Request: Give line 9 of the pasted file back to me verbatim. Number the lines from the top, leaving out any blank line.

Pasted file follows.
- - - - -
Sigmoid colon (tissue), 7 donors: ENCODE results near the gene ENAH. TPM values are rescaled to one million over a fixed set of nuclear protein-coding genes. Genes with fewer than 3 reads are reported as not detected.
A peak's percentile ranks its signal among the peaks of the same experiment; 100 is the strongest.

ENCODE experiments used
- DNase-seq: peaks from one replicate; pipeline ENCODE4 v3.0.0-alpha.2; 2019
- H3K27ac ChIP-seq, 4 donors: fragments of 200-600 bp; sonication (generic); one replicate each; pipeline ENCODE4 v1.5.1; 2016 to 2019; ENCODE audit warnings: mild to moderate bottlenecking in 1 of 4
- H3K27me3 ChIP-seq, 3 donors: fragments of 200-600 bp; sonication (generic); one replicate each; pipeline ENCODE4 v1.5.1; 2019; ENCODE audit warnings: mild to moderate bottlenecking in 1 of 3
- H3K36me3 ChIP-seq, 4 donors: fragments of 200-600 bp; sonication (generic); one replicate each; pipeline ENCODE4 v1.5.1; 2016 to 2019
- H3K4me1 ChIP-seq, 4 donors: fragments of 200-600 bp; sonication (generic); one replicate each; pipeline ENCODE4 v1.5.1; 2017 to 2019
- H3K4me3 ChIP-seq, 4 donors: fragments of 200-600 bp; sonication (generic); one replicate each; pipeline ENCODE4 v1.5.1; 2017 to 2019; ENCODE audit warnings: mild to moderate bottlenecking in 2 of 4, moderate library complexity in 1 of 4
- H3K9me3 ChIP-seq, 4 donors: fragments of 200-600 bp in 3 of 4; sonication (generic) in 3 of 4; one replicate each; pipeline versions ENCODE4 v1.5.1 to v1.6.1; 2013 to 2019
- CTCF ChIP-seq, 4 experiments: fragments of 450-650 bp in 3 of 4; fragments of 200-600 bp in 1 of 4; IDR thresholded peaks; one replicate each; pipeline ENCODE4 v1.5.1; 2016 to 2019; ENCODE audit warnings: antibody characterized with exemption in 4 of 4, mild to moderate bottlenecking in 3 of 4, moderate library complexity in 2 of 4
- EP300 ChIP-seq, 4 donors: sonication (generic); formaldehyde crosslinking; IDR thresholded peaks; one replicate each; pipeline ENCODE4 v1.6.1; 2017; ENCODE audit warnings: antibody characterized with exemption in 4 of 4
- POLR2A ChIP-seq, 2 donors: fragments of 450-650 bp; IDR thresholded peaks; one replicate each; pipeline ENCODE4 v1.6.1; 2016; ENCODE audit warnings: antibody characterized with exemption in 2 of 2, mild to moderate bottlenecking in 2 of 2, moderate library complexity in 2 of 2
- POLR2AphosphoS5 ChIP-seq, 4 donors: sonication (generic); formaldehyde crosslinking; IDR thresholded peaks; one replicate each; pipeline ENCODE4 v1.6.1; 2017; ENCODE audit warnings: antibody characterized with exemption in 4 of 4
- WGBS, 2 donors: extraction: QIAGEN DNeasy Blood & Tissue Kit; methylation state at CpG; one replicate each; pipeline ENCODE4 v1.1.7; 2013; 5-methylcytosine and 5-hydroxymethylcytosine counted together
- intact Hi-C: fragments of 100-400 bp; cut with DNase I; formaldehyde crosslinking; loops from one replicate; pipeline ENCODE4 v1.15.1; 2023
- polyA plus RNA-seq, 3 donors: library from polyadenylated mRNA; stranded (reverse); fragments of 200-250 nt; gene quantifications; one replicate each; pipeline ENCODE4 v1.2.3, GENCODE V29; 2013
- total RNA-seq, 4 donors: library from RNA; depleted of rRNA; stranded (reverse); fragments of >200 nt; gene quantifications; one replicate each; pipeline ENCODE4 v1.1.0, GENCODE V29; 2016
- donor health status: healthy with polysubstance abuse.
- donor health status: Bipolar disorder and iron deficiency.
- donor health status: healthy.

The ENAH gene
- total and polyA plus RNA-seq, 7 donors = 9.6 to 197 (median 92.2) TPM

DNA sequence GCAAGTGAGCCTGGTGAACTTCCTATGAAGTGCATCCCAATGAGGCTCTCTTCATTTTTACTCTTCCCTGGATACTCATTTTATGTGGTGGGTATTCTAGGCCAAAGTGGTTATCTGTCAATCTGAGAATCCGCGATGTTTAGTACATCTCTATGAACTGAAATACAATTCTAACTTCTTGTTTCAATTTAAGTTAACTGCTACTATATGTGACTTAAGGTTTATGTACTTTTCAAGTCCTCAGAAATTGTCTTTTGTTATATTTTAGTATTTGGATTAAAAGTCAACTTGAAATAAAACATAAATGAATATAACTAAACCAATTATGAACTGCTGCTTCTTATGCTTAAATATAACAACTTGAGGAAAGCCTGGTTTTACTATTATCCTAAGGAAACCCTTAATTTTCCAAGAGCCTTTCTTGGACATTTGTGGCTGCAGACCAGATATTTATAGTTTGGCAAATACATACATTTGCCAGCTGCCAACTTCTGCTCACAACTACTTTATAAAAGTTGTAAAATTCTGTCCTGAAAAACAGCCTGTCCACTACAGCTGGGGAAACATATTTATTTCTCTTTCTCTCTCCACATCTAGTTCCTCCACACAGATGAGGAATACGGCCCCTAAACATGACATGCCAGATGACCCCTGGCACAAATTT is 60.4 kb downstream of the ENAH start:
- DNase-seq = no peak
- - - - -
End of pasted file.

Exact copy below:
- H3K4me3 ChIP-seq, 4 donors: fragments of 200-600 bp; sonication (generic); one replicate each; pipeline ENCODE4 v1.5.1; 2017 to 2019; ENCODE audit warnings: mild to moderate bottlenecking in 2 of 4, moderate library complexity in 1 of 4